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UK sells £1.1bn NatWest stake as government borrowing hits £19bn

Oscar Williams-Grut
·Senior City Correspondent, Yahoo Finance UK
·3-min read
UK's chancellor Rishi Sunak visits a vaccination centre set up at Crystal Palace Football Club in south London. Photo: HM Treasury/Flickr
UK's chancellor Rishi Sunak visits a vaccination centre set up at Crystal Palace Football Club in south London. Photo: HM Treasury/Flickr

The UK government has raised £1.1bn ($1.5bn) selling down its stake in NatWest Group (NWG.L), as official figures once again highlight the perilous state of public finances.

The Treasury said on Friday it had sold £1.1bn worth of NatWest shares back to the bank in an off-market purchase. Shares were sold at 190.5p, inline with Thursday's closing market price. Shares in NatWest rose half a percent in London on the news.

The sale reduces the government's ownership of NatWest from 61.7% to 59.8%. The government acquired the significant stake through a bailout of what was then Royal Bank of Scotland during the 2007/8 financial crisis.

The government's share sale was disclosed at the same time as official borrowing figures, which showed COVID-19 was still forcing the state to borrow astronomical sums.

The Office for National Statistics on Friday said government borrowing hit £19.1bn in February — the highest total for that month since records began. It followed a lower than expected total in January.

COVID led to a £1.5bn reduction in UK tax receipts last month, while the government's response to the pandemic pushed up spending by £14.2bn. The state spent £3.9bn on furlough alone in February.

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"Coronavirus has caused one of the largest economic shocks this country has ever faced, which is why we responded with our £352bn package of support to protect lives and livelihoods," chancellor Rishi Sunak said in a statement.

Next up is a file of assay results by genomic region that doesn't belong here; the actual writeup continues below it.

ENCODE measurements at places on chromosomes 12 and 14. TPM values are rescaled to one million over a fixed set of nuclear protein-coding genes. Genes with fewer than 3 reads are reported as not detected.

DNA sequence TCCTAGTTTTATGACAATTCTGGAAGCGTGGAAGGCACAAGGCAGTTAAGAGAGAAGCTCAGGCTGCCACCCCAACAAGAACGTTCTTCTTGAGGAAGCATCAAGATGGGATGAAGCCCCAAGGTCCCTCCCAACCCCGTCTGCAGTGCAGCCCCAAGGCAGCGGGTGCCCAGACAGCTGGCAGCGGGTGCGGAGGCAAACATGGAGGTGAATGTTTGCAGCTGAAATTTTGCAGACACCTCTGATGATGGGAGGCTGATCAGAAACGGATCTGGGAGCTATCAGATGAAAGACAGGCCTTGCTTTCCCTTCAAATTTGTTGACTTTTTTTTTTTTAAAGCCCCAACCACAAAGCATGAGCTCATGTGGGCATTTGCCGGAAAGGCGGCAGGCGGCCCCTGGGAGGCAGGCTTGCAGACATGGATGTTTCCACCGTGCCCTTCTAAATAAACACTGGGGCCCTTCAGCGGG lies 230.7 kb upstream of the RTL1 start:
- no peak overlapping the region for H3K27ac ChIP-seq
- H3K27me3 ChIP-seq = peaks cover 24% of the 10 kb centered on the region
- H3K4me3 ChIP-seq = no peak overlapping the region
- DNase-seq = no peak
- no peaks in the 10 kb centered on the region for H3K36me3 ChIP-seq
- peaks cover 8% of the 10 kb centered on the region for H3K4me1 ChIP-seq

“This was the fiscally responsible thing to do and the best way to support the public finances in the medium-term.

“But I have always said that we should look to return the public finances to a more sustainable path once the economy has recovered and at the Budget I set out how we will begin to do just that, providing families and businesses with certainty.”

While February's borrowing figure was a record high, the total was in fact lower than economists had forecast. The ONS's estimate of borrowing from April 2020 until January 2021 was also revised down by about £4bn.

The revision means the UK is on-track to undershoot the worst-case-scenario of borrowing £400bn this financial year, which the Office for Budget Responsibility (OBR) had warned could be a possibility.

"Borrowing has totalled £285.9bn between April and February and will total £309.6bn in 2020/21 as a whole, if the year-over-year rise in borrowing in March matches the average uplift in the previous three months," said Samuel Tombs, chief UK economist at Pantheon Macroeconomics. "We doubt, however, that borrowing will come in below the OBR’s expectations in future years."

The UK's national debt stood at £2.13tn at the end of February, according to the ONS. That equalled 97.5% of UK GDP "maintaining a level not seen since the early 1960s," the ONS said. 

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